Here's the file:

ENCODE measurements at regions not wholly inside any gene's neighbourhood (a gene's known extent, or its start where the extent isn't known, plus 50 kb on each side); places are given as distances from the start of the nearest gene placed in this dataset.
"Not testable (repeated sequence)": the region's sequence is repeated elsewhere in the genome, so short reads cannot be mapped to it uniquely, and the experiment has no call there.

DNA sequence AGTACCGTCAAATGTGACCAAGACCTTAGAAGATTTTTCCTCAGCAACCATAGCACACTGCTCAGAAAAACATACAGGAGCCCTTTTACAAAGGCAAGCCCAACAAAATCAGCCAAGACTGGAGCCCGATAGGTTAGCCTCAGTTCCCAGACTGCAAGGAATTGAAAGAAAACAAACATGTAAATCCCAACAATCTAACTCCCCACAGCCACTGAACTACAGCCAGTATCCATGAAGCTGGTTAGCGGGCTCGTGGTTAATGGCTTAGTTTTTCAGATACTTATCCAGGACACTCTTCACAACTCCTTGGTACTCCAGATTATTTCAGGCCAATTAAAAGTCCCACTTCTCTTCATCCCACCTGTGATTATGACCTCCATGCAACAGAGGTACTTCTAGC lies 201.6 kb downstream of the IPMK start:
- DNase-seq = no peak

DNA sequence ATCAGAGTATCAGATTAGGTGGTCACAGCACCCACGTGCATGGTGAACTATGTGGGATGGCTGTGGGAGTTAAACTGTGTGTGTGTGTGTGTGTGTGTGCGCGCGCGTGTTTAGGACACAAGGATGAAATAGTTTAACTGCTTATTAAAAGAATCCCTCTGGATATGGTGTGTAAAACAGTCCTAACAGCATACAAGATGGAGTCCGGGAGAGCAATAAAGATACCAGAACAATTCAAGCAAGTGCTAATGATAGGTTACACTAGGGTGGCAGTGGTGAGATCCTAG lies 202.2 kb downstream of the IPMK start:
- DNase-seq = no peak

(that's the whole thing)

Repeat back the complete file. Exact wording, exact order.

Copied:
ENCODE measurements at regions not wholly inside any gene's neighbourhood (a gene's known extent, or its start where the extent isn't known, plus 50 kb on each side); places are given as distances from the start of the nearest gene placed in this dataset.
"Not testable (repeated sequence)": the region's sequence is repeated elsewhere in the genome, so short reads cannot be mapped to it uniquely, and the experiment has no call there.

DNA sequence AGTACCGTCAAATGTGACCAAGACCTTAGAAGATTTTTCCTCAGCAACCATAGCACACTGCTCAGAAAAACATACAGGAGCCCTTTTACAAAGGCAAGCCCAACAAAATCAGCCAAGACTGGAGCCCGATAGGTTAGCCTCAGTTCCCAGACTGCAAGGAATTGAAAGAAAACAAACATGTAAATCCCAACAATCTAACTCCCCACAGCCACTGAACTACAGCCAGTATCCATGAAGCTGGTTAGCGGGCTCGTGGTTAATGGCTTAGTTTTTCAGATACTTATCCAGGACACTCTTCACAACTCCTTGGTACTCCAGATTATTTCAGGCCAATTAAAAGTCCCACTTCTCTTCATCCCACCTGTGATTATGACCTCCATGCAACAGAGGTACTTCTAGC lies 201.6 kb downstream of the IPMK start:
- DNase-seq = no peak

DNA sequence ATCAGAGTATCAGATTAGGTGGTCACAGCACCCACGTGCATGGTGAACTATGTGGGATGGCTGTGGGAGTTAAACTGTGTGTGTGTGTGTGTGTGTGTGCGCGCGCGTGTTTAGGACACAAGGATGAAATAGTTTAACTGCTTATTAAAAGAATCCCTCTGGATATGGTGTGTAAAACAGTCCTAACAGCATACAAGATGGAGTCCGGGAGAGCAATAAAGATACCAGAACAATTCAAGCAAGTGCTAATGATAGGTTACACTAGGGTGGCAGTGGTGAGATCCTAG lies 202.2 kb downstream of the IPMK start:
- DNase-seq = no peak